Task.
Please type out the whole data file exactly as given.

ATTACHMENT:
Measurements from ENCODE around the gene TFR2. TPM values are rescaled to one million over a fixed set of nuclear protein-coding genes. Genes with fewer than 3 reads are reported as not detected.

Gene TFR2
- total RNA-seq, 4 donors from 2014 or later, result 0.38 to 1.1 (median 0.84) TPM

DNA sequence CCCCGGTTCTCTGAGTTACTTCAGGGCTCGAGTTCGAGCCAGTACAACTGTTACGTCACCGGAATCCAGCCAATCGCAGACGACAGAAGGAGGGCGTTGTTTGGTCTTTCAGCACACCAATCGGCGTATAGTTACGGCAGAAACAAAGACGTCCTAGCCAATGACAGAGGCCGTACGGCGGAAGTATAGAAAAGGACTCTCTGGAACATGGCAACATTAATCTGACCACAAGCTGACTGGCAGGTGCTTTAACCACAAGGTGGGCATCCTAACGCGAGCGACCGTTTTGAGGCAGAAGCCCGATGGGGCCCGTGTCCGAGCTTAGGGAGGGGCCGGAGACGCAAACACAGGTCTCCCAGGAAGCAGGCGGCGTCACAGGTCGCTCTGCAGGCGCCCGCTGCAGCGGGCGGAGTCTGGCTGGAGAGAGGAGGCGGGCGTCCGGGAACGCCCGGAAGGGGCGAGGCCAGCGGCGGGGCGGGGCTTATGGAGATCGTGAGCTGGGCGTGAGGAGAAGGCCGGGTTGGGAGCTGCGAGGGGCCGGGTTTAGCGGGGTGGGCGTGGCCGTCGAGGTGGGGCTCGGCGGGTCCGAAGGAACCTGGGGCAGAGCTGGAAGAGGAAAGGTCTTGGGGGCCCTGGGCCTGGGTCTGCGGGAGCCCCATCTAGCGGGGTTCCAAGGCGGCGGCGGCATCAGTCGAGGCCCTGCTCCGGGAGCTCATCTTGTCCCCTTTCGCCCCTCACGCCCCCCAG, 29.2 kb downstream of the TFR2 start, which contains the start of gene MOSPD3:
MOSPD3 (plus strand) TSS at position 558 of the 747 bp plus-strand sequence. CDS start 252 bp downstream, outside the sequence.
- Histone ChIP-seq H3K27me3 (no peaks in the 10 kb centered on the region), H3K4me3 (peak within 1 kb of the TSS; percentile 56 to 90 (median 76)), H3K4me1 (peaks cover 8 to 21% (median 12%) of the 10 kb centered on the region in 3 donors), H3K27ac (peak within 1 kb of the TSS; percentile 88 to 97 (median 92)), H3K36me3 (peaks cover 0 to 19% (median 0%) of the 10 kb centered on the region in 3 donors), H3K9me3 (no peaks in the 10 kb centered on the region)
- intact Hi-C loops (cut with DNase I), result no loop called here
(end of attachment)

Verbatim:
Measurements from ENCODE around the gene TFR2. TPM values are rescaled to one million over a fixed set of nuclear protein-coding genes. Genes with fewer than 3 reads are reported as not detected.

Gene TFR2
- total RNA-seq, 4 donors from 2014 or later, result 0.38 to 1.1 (median 0.84) TPM

DNA sequence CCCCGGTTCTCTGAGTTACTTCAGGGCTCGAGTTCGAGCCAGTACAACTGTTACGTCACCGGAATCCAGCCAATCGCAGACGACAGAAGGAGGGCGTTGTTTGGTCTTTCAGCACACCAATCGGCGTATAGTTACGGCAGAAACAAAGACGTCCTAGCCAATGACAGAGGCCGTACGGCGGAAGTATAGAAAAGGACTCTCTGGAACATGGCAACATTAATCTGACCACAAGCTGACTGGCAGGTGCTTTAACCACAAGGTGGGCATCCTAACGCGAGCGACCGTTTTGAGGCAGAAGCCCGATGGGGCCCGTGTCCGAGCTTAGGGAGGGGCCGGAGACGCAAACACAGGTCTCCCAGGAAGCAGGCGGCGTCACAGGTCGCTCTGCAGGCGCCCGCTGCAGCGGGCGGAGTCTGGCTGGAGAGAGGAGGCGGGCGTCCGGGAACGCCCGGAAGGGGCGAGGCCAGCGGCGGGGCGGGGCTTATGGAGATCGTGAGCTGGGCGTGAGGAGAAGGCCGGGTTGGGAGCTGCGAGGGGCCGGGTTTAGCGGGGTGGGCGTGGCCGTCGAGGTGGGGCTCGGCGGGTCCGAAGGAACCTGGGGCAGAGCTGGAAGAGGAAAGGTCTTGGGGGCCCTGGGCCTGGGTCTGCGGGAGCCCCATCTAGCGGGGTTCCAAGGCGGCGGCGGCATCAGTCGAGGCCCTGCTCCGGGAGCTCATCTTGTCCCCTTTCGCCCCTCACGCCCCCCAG, 29.2 kb downstream of the TFR2 start, which contains the start of gene MOSPD3:
MOSPD3 (plus strand) TSS at position 558 of the 747 bp plus-strand sequence. CDS start 252 bp downstream, outside the sequence.
- Histone ChIP-seq H3K27me3 (no peaks in the 10 kb centered on the region), H3K4me3 (peak within 1 kb of the TSS; percentile 56 to 90 (median 76)), H3K4me1 (peaks cover 8 to 21% (median 12%) of the 10 kb centered on the region in 3 donors), H3K27ac (peak within 1 kb of the TSS; percentile 88 to 97 (median 92)), H3K36me3 (peaks cover 0 to 19% (median 0%) of the 10 kb centered on the region in 3 donors), H3K9me3 (no peaks in the 10 kb centered on the region)
- intact Hi-C loops (cut with DNase I), result no loop called here